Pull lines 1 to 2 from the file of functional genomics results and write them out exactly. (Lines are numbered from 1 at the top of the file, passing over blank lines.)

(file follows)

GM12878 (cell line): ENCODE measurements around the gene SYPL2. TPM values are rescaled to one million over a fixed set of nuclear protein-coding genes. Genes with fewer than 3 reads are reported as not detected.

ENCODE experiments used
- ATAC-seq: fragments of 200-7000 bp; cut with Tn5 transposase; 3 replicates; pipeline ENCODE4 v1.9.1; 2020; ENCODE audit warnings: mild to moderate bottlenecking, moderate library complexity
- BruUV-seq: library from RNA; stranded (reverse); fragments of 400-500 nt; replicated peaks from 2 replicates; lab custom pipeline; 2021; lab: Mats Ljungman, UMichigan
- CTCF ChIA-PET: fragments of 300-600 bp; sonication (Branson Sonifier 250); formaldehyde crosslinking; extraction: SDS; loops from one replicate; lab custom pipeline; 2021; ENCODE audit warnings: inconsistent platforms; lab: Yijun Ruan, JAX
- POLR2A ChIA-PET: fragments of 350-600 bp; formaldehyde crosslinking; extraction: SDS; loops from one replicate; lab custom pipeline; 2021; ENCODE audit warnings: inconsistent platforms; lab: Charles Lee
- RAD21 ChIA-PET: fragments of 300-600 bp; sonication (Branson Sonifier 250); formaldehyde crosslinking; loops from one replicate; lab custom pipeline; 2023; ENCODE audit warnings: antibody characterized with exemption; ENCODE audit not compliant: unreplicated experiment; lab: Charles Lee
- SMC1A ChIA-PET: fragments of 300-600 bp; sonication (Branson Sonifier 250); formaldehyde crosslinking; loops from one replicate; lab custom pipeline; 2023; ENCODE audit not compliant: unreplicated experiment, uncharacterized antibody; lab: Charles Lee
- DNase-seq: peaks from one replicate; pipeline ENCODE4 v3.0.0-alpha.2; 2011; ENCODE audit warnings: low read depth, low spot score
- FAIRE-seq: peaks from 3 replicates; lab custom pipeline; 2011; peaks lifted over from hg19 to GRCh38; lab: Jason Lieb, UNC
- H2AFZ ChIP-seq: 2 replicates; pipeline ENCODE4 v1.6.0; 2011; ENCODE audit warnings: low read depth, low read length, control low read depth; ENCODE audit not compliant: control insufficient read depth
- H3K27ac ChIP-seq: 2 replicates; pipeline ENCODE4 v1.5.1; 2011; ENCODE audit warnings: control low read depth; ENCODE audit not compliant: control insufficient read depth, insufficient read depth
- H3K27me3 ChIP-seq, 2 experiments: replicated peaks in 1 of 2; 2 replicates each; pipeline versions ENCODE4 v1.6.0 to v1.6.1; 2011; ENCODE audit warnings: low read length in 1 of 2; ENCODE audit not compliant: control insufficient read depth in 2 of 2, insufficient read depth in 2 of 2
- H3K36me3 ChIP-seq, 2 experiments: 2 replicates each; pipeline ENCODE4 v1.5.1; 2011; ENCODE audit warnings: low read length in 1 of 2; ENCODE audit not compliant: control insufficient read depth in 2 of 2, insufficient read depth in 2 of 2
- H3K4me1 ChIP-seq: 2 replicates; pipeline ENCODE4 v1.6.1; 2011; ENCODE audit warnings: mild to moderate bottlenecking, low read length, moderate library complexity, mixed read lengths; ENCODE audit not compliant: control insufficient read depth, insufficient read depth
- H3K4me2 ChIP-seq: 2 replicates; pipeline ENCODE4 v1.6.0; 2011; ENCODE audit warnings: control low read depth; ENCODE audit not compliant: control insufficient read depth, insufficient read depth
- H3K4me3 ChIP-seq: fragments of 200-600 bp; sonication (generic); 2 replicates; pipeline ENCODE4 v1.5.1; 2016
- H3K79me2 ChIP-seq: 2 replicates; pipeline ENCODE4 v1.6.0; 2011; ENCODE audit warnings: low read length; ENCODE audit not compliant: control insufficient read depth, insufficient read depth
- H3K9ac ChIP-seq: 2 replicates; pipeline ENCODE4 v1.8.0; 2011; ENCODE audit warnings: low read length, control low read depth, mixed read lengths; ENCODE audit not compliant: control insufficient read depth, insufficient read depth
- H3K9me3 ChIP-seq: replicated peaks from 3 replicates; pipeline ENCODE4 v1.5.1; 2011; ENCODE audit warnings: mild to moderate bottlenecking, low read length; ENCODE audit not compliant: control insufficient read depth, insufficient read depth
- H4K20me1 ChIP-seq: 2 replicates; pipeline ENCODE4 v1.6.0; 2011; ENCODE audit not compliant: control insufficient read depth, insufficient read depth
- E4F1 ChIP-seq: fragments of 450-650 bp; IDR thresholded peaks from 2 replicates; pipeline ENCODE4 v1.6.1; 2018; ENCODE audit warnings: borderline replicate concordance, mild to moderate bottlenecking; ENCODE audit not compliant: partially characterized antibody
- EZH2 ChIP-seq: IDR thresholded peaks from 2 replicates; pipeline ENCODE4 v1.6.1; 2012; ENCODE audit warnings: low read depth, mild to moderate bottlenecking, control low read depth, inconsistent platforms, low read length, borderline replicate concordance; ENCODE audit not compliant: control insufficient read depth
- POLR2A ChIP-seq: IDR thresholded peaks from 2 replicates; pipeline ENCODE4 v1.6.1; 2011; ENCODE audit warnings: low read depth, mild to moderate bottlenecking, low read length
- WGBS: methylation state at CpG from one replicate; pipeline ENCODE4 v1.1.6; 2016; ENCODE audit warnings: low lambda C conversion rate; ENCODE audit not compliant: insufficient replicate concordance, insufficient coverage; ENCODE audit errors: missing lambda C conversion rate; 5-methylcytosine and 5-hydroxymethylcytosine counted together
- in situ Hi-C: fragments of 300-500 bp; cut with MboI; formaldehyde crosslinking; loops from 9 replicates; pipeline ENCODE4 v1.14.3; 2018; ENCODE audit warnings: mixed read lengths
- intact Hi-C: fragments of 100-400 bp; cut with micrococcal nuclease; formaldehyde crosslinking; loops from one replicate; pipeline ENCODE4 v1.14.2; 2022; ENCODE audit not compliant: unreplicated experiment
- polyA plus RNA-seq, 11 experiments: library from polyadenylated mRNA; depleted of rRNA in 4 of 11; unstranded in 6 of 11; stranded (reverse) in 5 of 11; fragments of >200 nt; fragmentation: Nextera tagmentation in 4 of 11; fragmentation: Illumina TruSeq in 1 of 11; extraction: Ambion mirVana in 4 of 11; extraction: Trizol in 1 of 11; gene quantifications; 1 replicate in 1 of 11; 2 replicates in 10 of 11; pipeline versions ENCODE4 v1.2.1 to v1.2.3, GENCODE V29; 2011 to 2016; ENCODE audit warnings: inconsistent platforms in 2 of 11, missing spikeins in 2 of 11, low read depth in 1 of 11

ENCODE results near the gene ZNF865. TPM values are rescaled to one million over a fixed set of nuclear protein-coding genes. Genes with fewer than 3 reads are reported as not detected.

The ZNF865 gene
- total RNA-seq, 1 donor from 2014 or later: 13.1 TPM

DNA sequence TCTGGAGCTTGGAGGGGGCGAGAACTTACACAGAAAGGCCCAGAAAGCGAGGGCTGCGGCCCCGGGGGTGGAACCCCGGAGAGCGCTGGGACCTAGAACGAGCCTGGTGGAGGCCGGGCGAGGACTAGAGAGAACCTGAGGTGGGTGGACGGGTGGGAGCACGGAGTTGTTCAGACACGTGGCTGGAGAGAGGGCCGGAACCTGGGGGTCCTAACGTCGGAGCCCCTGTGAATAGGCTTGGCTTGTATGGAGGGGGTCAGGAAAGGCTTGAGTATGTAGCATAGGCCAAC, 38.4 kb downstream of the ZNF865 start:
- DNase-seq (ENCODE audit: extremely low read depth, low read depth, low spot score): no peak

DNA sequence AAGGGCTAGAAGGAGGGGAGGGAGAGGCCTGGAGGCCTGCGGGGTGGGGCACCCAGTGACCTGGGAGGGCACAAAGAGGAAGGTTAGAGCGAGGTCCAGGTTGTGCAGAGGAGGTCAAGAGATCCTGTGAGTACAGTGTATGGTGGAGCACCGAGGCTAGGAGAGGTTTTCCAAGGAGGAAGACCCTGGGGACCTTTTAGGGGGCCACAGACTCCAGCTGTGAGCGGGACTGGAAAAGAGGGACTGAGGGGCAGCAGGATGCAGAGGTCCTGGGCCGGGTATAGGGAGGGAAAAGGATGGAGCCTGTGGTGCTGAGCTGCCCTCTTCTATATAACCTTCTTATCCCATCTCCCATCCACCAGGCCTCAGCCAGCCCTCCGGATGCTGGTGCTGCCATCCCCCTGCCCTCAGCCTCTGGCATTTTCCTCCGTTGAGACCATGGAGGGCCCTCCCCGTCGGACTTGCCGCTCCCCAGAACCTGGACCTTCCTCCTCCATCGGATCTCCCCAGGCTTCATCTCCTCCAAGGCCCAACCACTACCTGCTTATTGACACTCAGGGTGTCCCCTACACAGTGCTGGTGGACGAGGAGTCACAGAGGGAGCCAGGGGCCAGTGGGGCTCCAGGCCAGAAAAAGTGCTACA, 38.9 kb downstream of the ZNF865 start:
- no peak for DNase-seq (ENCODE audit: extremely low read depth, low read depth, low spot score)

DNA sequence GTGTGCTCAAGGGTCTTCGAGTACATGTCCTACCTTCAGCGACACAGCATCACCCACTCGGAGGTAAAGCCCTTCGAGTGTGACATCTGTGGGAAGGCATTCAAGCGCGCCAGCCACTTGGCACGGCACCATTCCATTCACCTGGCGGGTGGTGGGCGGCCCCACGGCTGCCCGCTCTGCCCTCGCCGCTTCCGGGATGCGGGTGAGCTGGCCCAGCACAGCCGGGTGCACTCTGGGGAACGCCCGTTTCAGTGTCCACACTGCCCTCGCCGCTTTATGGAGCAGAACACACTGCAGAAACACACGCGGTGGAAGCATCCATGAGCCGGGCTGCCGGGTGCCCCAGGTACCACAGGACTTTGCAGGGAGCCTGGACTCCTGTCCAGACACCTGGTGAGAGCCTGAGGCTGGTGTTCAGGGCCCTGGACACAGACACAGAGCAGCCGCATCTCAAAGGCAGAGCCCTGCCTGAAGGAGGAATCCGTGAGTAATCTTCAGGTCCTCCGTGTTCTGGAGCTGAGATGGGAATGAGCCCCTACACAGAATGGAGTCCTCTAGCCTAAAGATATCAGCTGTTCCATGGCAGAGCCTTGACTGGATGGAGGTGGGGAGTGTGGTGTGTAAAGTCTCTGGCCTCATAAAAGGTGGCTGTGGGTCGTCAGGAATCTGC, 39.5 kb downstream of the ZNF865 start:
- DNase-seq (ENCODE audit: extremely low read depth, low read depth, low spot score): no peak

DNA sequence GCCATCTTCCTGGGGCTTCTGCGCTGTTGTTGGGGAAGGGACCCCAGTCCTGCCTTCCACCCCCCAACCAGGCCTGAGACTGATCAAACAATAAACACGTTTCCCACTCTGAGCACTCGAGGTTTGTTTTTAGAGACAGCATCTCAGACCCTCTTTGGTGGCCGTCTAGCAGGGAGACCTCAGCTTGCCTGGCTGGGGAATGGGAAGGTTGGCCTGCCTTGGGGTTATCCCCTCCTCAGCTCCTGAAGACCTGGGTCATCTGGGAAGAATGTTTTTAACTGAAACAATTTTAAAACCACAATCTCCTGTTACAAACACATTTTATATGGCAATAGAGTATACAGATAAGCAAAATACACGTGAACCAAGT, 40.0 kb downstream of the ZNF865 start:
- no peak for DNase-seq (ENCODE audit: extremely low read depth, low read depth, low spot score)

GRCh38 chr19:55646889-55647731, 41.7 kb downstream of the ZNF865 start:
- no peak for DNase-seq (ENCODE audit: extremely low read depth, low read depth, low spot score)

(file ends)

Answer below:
GM12878 (cell line): ENCODE measurements around the gene SYPL2. TPM values are rescaled to one million over a fixed set of nuclear protein-coding genes. Genes with fewer than 3 reads are reported as not detected.

ENCODE experiments used